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Full text of "Handbook Of Chemical Engineering - I"

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THE TRANSPORTATION OF LIQUIDS
125
The rod stuffing boxes, water pistons, inside packed plungers, and center-or end-packed plungers are generally packed with flexible packing. >istons for oil and for many other substances are fitted with metallic ;   rings.   Metallic  packing is rarely L the pump rods or plungers on ac-of   the   impossibility of   lubricating
The plungers in this case should be
iron to withstand the effect of the 5 packing and the water should be id free from grit.
difficult to pack a pump piston so as ight without causing undue friction. xen the tightness will rapidly wear away e leakage or slip will increase unless t attention is paid to it.
*p Valves.— Small disc valves, made :>er, brass or leather-faced material, ensively used, Figs. 19, 20 and 21. :j"£ in. in diameter are believed to be st suitable, considering quiet working tial cost. The valve seat is screwed .e valve deck, and the stem into the a fine taper. The rubber composition ted so as to be most suitable for the For wet vacuum pumps soft rubber , for low service (75 lb.) medium soft, eral service (150 lb.) medium hard, for sure of 300 lb. hard rubber, but for •es over 125 lb. metal valve discs are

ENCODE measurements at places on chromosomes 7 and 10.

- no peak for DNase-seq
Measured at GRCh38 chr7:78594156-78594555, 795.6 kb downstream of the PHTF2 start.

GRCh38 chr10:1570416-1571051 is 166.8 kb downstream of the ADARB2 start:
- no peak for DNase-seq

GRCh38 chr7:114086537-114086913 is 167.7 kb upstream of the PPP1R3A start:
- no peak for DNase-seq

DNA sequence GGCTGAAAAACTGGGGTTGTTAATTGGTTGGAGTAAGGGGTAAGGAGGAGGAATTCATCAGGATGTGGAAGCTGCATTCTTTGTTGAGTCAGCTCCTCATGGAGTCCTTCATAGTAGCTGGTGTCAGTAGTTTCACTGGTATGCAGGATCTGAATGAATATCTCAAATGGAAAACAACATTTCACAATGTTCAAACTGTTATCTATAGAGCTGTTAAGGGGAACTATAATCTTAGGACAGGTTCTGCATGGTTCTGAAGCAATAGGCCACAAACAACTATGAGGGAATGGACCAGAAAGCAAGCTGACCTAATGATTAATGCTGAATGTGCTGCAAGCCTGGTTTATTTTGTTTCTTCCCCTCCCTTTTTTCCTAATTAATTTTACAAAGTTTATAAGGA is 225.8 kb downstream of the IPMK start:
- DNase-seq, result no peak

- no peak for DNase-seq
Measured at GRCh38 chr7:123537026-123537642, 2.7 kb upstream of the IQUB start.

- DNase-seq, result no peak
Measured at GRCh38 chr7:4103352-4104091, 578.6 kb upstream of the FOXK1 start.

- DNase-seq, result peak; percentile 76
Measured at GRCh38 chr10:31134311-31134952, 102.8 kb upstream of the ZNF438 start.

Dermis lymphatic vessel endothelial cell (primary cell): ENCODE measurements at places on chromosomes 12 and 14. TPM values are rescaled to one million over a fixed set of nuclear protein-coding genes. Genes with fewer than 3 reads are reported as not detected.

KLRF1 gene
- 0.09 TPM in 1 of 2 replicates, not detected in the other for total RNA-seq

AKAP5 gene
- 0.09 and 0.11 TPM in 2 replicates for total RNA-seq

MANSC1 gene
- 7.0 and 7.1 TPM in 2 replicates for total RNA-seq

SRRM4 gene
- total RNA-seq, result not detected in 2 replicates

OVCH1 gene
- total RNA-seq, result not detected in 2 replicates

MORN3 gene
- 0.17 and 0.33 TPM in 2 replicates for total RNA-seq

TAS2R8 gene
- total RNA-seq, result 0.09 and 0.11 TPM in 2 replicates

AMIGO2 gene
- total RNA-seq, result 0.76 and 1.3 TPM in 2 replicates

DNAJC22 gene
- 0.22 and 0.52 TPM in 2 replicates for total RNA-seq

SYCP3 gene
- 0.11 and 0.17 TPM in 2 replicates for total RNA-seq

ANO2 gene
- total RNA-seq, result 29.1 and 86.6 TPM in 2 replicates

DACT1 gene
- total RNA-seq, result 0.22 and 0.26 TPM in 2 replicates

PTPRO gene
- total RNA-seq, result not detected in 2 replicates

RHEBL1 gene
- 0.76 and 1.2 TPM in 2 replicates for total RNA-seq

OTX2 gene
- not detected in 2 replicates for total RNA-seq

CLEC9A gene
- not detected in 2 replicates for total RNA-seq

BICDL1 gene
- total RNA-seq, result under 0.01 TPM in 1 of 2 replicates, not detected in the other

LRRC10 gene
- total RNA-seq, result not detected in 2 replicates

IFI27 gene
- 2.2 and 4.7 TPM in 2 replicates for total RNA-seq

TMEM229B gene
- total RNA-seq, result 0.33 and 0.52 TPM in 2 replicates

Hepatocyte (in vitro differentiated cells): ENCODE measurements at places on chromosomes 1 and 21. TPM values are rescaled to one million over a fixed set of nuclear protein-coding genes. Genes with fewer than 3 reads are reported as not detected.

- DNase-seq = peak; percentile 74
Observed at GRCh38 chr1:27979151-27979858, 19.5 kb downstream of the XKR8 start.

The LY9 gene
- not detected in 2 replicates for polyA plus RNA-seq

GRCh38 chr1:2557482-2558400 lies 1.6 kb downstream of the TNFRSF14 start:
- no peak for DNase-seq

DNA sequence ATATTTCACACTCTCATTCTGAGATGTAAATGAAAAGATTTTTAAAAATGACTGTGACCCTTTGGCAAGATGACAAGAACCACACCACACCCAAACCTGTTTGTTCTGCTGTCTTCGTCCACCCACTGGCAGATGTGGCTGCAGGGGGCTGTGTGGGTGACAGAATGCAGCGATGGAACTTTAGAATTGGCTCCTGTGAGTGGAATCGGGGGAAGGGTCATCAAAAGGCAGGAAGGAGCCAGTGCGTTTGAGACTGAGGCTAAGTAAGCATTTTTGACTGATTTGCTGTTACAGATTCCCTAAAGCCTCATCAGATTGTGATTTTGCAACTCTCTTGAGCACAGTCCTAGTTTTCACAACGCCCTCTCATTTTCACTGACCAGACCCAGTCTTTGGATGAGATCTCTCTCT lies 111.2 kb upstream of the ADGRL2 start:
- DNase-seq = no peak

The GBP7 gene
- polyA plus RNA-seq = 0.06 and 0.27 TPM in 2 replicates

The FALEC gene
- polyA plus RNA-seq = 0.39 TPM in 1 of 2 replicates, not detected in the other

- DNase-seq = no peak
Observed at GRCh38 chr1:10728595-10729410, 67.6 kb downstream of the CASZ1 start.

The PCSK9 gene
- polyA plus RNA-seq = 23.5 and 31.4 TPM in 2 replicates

ble to rubber. Hot water demands a special composition. Thickness ber valve disc t = 0.05sVp I where s = span, inches, p = water pres-»ounds per square inch.
I
FIG. 19.—Rubber disc valve.
"Fio.  20.—Brass disc valve.
FIG. 21.—Valves faced with leather.
5 valve area is the free area through the valve seat, and equals the area of the i rcle, Fig. 19, minus the area of the ribs and hub. The water velocity through [ ve area should not be over 222 ft. per minute, which requires a valve area of 45 t of the plunger area at 100 ft. piston speed. Frequently 50 and 60 per cent cified, corresponding to velocities of 200 and 167 ft. per minute, respepervely